I won't say I learned all three of these the hard way, because that would imply having put real money into a contest against real people, which never happened. It did, however, take me years to recognize that strategy based too heavily on superior product was not good enough, and I'm still working, I have to admit, on the critical decision of when to change the plan. So I'd like to save you some of the trouble I've had, and suggest that the following are three truths you ought to know.
1. Great marketing beats great product.
Sad but true. The full form of this statement is that great marketing for mediocre product will almost always beat mediocre marketing of great product.
I started in high tech in the late 1970s as a market analyst for Creative Strategies. I followed the personal computer and personal computer software markets as a professional analyst into the 1990s and since then as a software entrepreneur. I've seen this happen over and over again. The best product doesn't usually win the race. Sure, it happens sometimes, but far more often, the best marketing wins.
Apple perhaps, with its "insanely great" products? I'd argue that Apple's design and Steve Jobs' success story is more marketing than product. There were MP3 players before the iPod, multifunction phones before iPhone, and tablet computers before the iPad.
2. Real people beat real money.
As one of my grandkids would say, "I hope I hope I hope." The world is changing so fast. Big companies spend big money on big ads in big media, but people prefer local, authentic and real people. Lots of Davids beat the Goliaths. People want focused, segmented and local, and they want to identify with an individual.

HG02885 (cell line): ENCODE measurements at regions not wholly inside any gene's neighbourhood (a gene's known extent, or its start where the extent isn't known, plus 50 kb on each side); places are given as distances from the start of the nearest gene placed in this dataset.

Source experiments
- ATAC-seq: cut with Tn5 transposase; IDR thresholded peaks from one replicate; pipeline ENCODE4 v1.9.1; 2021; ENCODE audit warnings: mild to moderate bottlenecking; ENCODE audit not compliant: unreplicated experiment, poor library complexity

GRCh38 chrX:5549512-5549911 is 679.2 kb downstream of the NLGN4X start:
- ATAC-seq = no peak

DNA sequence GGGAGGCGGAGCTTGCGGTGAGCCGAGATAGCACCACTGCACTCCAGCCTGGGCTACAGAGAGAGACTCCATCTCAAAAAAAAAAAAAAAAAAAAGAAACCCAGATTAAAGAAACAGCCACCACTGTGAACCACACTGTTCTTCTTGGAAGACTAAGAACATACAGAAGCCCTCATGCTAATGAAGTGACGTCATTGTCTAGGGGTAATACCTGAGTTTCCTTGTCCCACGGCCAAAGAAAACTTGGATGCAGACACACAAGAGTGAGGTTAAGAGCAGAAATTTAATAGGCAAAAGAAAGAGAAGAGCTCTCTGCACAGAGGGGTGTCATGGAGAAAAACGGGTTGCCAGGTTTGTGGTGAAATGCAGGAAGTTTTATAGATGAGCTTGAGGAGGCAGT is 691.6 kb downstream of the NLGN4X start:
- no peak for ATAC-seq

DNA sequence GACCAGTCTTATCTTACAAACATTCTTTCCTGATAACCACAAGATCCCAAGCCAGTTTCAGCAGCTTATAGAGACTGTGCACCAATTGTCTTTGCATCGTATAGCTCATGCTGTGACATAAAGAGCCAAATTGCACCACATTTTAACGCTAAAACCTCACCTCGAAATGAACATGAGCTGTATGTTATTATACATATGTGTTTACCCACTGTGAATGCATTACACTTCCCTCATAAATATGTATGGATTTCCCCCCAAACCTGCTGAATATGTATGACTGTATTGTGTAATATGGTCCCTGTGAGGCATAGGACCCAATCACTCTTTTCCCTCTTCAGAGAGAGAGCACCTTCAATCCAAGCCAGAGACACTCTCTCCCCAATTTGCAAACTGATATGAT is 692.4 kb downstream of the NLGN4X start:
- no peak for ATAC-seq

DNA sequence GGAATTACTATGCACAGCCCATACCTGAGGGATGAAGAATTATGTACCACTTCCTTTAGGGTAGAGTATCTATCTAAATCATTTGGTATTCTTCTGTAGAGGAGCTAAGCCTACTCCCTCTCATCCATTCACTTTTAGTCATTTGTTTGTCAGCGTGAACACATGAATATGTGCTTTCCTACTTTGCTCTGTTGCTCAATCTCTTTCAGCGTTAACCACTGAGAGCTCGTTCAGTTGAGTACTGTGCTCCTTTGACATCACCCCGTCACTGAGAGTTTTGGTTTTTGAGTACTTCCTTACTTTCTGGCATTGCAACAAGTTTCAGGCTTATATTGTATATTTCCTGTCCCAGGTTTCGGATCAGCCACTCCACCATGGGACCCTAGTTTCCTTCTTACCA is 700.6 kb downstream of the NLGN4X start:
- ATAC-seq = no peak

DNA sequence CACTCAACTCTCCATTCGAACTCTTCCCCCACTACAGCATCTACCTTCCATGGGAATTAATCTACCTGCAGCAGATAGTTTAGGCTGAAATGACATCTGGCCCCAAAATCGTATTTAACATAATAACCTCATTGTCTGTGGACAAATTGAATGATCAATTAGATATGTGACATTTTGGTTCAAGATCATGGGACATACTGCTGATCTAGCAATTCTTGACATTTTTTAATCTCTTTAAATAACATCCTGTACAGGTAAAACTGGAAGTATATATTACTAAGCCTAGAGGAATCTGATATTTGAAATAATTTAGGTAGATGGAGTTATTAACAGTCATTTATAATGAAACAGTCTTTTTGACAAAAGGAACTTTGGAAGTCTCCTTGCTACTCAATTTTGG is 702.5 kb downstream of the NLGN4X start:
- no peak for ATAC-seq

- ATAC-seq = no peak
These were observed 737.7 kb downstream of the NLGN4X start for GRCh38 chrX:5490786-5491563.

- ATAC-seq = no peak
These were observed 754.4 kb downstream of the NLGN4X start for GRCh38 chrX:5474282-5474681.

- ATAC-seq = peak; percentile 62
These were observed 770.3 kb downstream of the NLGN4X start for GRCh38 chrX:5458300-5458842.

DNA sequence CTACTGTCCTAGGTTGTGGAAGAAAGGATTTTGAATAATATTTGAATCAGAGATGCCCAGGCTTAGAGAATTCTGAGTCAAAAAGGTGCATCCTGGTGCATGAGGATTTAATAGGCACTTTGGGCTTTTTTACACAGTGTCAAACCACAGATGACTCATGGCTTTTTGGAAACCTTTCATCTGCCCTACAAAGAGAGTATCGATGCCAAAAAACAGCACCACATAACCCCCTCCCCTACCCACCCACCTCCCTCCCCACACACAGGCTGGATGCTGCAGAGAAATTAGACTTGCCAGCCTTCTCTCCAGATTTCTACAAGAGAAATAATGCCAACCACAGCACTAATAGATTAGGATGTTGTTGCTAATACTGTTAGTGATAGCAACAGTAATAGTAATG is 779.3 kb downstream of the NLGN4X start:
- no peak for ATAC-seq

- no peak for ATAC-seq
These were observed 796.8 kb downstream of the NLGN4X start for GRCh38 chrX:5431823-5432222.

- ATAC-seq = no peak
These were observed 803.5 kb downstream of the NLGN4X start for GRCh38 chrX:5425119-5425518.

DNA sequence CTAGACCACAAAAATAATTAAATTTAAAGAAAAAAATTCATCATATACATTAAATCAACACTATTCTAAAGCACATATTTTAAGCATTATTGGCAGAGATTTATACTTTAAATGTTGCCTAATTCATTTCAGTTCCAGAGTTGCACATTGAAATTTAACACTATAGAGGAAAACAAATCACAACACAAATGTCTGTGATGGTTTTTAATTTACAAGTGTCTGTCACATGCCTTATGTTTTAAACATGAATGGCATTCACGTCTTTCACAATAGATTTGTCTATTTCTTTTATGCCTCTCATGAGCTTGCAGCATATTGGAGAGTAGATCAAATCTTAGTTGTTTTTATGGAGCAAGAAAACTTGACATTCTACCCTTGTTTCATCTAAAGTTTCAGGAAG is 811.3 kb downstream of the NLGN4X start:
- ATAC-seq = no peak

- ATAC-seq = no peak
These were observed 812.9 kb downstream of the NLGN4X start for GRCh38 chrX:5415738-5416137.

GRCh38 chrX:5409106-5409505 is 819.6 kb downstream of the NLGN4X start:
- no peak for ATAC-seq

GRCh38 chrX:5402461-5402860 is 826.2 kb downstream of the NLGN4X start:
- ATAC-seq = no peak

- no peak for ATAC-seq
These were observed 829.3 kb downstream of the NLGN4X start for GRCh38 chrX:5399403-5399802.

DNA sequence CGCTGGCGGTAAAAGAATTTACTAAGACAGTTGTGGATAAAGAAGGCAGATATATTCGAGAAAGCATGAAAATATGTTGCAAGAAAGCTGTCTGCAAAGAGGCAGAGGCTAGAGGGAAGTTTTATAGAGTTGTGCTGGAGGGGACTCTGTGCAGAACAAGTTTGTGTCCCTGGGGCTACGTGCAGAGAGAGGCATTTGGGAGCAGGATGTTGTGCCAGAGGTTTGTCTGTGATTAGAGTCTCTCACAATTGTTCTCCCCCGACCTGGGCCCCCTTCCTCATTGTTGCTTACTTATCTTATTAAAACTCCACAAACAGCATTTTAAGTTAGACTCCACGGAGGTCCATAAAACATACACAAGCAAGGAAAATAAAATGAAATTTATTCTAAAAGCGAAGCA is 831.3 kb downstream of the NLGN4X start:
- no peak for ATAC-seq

I was one of a group of angel investors who chose to invest in Good Clean Love, a natural organic intimacy product. One of us worried aloud that big pharmaceutical and consumer product brand names might jump on the market, copy the product benefits, and spoil the opportunity.
"Nope," came the convincing comment from an investor who's already built a natural organic brand, "that won't happen because people won't buy these products from a big impersonal company. People care about the story, and the people behind the story." And I believe that. I'd argue that Apple's success feels like Steve Jobs' success, and Amazon.com is Jeff Bezos', and Zappos is Tony Hsieh's. And then there's Huffington Post. There are so many examples.
And who's winning in the new world; Facebook, Twitter, and the like? The real winners are smaller companies run by individuals who share their authentic selves.
3. Consistency beats brilliance.
The full form of this one is: better a mediocre marketing plan consistently applied over a few years than a series of brilliant strategies, each lasting months, each contradicting the last one.
That's another one, like the first one here, that I call sad but true. If you define marketing like John Jantsch does, getting people to know, like and trust you, then you have to realize that it takes being the same you – whether that's a personalized company you or a larger company brand – over a long period of time. Every time you reinvent the brand, you start back at zero.
Sure, in real-world marketing you can't keep doing something that isn't working just because it's in your plan. But, on the other hand, with any normal marketing strategy you and your whole team are bored stiff with a marketing strategy long before it begins to make impact on those people you want to reach. You need to give it time. And you need to stick with it until it's not working, not just until you're bored with it.
You can't expect to hit the bullseye with every arrow. You keep trying.Illustration: istockphoto.com